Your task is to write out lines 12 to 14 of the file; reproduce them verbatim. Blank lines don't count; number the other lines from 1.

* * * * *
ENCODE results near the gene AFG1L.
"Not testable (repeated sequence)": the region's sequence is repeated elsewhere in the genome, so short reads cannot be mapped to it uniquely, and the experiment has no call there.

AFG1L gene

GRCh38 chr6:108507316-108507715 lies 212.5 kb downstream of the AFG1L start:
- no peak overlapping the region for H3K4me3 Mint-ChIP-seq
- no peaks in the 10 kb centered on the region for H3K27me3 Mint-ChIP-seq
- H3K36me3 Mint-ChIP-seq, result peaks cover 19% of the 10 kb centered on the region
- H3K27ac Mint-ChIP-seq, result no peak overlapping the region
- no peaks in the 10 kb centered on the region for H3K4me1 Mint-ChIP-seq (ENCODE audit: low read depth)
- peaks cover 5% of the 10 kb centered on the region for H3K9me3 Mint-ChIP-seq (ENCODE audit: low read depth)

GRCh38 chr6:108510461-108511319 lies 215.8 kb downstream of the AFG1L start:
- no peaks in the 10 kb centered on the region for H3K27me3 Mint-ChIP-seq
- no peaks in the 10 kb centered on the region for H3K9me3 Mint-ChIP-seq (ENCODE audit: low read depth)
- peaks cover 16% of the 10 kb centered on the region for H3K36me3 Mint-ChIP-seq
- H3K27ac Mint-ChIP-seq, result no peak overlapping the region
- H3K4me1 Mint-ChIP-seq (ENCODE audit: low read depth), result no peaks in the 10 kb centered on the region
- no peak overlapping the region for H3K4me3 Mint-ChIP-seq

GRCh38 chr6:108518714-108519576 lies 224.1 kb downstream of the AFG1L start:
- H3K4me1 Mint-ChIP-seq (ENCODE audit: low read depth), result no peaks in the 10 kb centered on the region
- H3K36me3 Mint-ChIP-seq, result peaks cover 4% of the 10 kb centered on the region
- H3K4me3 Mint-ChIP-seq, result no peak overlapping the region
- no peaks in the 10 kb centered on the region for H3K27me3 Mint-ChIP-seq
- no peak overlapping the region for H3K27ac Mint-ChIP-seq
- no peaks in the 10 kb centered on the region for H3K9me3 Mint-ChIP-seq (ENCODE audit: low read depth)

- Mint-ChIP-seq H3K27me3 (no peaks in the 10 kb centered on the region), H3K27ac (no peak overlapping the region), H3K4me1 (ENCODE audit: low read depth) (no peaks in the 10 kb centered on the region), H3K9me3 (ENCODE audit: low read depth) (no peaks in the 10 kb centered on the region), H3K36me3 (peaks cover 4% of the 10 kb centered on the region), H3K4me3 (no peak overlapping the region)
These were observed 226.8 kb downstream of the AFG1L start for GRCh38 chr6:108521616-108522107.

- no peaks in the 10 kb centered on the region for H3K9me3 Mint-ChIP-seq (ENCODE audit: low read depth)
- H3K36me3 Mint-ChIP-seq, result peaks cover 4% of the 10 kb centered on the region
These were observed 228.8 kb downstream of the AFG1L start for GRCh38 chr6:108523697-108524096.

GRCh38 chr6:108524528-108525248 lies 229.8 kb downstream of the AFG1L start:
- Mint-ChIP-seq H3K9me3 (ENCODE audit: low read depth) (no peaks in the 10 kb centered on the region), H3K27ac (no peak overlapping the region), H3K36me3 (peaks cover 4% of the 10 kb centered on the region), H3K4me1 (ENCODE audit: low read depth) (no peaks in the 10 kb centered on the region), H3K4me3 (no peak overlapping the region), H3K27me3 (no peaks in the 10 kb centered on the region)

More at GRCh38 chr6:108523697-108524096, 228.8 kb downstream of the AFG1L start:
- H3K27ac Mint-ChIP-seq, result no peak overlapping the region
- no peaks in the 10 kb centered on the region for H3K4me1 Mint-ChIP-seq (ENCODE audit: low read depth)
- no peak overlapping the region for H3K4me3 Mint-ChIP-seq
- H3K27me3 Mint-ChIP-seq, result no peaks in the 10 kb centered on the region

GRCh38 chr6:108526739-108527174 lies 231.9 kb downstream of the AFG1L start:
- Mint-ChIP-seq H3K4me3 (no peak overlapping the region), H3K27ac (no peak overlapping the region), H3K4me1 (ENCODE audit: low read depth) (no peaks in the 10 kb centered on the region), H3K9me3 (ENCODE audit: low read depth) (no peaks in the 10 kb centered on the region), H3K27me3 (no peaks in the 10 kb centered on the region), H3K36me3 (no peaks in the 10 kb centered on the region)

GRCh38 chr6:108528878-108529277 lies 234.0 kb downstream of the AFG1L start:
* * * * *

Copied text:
- no peaks in the 10 kb centered on the region for H3K27me3 Mint-ChIP-seq
- no peaks in the 10 kb centered on the region for H3K9me3 Mint-ChIP-seq (ENCODE audit: low read depth)
- peaks cover 16% of the 10 kb centered on the region for H3K36me3 Mint-ChIP-seq